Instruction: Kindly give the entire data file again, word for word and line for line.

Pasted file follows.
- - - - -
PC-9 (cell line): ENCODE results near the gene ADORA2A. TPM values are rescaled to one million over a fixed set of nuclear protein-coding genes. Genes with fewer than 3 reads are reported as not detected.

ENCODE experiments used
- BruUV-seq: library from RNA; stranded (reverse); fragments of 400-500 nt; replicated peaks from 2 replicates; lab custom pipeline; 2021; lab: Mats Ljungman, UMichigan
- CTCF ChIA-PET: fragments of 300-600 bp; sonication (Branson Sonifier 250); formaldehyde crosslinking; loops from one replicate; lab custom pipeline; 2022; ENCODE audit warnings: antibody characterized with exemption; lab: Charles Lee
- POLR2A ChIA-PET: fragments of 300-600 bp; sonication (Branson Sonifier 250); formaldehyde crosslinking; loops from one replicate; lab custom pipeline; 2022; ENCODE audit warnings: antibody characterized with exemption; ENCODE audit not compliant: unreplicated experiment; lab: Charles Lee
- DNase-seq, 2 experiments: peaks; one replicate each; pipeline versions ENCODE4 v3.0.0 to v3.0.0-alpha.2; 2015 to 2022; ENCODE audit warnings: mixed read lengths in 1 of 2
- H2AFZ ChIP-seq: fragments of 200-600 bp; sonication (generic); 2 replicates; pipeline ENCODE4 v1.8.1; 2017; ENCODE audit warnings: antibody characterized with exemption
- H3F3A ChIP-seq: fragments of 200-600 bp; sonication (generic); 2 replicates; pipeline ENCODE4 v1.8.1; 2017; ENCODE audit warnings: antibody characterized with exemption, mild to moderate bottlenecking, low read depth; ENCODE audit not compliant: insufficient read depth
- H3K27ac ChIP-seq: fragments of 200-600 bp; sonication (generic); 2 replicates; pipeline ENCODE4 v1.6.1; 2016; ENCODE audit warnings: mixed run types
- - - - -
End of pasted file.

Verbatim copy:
PC-9 (cell line): ENCODE results near the gene ADORA2A. TPM values are rescaled to one million over a fixed set of nuclear protein-coding genes. Genes with fewer than 3 reads are reported as not detected.

ENCODE experiments used
- BruUV-seq: library from RNA; stranded (reverse); fragments of 400-500 nt; replicated peaks from 2 replicates; lab custom pipeline; 2021; lab: Mats Ljungman, UMichigan
- CTCF ChIA-PET: fragments of 300-600 bp; sonication (Branson Sonifier 250); formaldehyde crosslinking; loops from one replicate; lab custom pipeline; 2022; ENCODE audit warnings: antibody characterized with exemption; lab: Charles Lee
- POLR2A ChIA-PET: fragments of 300-600 bp; sonication (Branson Sonifier 250); formaldehyde crosslinking; loops from one replicate; lab custom pipeline; 2022; ENCODE audit warnings: antibody characterized with exemption; ENCODE audit not compliant: unreplicated experiment; lab: Charles Lee
- DNase-seq, 2 experiments: peaks; one replicate each; pipeline versions ENCODE4 v3.0.0 to v3.0.0-alpha.2; 2015 to 2022; ENCODE audit warnings: mixed read lengths in 1 of 2
- H2AFZ ChIP-seq: fragments of 200-600 bp; sonication (generic); 2 replicates; pipeline ENCODE4 v1.8.1; 2017; ENCODE audit warnings: antibody characterized with exemption
- H3F3A ChIP-seq: fragments of 200-600 bp; sonication (generic); 2 replicates; pipeline ENCODE4 v1.8.1; 2017; ENCODE audit warnings: antibody characterized with exemption, mild to moderate bottlenecking, low read depth; ENCODE audit not compliant: insufficient read depth
- H3K27ac ChIP-seq: fragments of 200-600 bp; sonication (generic); 2 replicates; pipeline ENCODE4 v1.6.1; 2016; ENCODE audit warnings: mixed run types